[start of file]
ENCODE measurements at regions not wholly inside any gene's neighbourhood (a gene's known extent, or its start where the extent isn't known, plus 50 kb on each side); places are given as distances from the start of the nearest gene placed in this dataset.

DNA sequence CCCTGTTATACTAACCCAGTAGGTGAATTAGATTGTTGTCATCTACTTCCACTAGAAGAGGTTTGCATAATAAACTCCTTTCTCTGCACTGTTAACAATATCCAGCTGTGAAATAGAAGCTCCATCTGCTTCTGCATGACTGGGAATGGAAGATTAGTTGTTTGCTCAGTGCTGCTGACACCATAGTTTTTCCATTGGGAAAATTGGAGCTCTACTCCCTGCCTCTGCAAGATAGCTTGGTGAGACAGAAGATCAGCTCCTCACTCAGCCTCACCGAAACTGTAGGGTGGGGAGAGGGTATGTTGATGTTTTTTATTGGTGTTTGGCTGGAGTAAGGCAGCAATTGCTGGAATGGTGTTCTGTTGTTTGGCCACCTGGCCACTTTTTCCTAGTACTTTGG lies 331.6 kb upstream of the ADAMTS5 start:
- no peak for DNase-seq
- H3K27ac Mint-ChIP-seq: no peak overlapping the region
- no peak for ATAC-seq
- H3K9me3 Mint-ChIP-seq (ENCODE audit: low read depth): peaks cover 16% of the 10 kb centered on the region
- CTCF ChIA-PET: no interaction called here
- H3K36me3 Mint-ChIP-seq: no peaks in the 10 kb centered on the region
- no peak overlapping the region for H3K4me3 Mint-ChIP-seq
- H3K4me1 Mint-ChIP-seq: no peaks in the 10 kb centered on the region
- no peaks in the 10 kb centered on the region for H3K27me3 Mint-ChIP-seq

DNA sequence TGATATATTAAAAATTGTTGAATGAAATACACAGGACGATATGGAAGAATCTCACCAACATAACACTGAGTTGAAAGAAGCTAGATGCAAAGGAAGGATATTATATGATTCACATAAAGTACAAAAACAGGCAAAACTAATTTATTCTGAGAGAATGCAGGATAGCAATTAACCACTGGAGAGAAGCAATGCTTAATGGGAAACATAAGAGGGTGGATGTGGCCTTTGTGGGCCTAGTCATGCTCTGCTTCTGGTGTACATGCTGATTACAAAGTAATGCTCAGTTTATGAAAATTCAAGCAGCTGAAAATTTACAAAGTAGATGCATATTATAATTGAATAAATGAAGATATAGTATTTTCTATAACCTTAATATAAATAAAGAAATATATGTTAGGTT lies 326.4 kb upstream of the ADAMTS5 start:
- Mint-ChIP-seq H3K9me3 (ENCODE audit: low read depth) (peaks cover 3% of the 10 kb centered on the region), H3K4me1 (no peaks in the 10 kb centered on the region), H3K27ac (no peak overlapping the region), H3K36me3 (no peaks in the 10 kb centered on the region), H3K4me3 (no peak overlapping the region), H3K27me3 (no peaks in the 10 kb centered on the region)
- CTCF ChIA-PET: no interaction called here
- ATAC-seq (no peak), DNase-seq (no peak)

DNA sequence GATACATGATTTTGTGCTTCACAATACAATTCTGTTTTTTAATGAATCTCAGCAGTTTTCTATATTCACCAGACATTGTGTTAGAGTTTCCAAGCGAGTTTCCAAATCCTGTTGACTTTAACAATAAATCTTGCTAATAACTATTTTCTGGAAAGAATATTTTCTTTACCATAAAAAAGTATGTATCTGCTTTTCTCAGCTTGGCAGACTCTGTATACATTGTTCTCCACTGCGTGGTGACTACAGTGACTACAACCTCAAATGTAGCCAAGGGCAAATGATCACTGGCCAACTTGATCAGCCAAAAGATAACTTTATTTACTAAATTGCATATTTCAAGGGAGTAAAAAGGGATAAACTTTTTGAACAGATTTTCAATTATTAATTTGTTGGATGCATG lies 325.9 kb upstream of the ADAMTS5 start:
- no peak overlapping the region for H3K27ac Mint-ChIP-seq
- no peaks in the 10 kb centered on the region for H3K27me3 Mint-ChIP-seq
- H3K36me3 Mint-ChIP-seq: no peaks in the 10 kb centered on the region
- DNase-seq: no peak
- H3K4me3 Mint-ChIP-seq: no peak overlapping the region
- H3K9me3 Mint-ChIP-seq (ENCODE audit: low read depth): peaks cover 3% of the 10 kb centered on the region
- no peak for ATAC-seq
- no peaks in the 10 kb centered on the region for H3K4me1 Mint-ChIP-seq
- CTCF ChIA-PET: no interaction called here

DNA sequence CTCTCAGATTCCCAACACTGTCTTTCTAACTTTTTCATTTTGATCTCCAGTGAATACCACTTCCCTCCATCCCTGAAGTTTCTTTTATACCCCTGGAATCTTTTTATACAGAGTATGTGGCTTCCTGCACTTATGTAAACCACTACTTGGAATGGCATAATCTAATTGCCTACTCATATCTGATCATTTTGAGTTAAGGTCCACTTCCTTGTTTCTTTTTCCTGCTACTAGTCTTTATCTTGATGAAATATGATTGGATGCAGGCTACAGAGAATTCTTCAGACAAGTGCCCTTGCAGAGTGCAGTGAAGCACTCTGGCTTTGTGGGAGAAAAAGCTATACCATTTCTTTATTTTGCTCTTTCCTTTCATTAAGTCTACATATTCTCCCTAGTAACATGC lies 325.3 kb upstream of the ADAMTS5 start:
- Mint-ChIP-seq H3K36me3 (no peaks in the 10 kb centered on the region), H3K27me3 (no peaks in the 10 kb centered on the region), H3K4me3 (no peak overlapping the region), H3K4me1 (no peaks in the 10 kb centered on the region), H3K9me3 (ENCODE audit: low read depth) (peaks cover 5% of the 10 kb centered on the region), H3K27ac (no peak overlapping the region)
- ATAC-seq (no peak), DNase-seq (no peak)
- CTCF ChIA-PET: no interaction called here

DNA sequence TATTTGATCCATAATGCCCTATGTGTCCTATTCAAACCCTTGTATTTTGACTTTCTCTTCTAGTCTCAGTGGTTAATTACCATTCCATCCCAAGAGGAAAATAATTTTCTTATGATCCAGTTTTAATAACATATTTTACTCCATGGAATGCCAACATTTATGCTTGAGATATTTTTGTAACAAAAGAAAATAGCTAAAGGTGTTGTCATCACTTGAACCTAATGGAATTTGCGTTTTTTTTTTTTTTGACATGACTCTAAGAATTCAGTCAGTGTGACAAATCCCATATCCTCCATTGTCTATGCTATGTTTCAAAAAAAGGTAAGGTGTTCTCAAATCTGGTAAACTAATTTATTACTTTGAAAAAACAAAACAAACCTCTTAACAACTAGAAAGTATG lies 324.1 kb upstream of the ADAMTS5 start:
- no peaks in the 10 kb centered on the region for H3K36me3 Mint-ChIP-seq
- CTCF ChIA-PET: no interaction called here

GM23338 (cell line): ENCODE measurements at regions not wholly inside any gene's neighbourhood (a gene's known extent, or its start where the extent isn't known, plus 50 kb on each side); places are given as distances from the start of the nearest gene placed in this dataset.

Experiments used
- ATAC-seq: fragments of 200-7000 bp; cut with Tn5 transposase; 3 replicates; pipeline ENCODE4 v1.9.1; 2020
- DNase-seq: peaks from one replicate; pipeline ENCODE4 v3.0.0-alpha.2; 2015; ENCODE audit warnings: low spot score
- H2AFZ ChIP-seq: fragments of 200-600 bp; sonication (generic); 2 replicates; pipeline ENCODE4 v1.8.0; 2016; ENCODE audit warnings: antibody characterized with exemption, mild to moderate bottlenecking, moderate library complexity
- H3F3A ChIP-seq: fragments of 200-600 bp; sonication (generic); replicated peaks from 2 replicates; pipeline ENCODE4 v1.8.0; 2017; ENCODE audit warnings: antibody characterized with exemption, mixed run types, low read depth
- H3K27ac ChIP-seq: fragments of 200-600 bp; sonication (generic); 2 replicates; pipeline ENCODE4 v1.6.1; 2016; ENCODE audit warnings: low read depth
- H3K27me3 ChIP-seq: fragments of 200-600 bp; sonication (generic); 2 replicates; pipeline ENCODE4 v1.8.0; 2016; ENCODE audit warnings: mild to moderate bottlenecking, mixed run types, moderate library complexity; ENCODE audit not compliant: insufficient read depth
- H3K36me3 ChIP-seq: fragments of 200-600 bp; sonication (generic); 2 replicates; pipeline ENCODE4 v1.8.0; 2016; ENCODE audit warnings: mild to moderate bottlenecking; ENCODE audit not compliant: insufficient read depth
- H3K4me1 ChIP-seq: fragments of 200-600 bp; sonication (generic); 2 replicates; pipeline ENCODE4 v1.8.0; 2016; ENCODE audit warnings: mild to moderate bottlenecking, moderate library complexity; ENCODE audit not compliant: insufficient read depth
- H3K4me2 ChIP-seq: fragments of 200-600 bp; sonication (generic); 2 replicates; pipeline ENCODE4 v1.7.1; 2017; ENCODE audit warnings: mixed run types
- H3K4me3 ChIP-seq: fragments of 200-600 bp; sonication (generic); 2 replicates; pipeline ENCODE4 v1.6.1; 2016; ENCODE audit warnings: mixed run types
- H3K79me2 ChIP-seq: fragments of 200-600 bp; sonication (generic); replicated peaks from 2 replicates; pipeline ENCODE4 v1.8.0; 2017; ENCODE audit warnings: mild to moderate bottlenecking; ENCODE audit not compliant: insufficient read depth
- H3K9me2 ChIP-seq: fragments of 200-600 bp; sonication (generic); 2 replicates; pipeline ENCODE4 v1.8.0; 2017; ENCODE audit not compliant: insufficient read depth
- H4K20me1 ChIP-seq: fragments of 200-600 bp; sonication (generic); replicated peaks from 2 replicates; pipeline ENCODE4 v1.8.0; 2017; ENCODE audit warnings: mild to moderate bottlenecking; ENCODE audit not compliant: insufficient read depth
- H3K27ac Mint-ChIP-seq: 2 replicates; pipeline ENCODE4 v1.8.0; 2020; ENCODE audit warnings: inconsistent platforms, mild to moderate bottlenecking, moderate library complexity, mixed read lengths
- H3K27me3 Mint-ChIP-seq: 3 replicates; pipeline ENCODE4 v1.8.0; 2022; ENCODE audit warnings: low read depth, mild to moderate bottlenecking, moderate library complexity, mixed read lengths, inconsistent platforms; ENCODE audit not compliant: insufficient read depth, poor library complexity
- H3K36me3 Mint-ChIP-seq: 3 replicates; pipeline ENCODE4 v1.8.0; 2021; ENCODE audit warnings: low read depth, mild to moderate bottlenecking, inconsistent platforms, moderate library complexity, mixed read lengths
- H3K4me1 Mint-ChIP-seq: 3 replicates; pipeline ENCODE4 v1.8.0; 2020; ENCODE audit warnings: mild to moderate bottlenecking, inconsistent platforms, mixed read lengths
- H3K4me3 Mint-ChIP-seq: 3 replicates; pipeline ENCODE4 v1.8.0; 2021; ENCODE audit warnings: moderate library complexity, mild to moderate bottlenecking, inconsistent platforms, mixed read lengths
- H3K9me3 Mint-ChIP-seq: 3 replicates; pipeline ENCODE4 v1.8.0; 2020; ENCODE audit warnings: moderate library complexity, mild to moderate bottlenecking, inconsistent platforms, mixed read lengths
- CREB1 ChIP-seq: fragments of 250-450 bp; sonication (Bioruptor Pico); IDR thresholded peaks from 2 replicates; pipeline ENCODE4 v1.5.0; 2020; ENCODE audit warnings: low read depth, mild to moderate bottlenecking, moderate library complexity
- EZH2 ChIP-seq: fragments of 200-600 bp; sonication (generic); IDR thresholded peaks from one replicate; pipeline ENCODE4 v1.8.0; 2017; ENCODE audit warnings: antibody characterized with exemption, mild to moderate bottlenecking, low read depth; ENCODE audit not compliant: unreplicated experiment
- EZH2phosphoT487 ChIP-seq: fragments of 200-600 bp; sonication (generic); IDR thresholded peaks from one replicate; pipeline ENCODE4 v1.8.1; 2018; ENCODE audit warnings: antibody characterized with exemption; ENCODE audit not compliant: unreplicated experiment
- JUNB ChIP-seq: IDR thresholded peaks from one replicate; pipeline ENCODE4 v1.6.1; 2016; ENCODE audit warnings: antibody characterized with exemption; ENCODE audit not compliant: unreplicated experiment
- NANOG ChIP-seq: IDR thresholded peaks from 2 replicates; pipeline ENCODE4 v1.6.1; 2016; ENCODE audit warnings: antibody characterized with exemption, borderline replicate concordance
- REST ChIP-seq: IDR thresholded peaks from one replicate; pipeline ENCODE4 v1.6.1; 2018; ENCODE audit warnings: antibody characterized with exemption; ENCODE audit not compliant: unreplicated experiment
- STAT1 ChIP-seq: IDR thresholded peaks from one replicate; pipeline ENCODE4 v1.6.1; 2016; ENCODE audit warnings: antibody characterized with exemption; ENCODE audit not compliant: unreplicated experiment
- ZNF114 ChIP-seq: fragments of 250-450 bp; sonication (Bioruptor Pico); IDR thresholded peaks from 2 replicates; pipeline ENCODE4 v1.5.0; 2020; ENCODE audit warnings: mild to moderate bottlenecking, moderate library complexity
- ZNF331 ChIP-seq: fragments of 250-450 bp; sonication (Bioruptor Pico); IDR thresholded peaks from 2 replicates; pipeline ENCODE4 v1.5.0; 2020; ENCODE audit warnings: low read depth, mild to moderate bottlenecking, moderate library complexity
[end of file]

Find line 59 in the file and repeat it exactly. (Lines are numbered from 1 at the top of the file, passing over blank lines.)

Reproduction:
- REST ChIP-seq: IDR thresholded peaks from one replicate; pipeline ENCODE4 v1.6.1; 2018; ENCODE audit warnings: antibody characterized with exemption; ENCODE audit not compliant: unreplicated experiment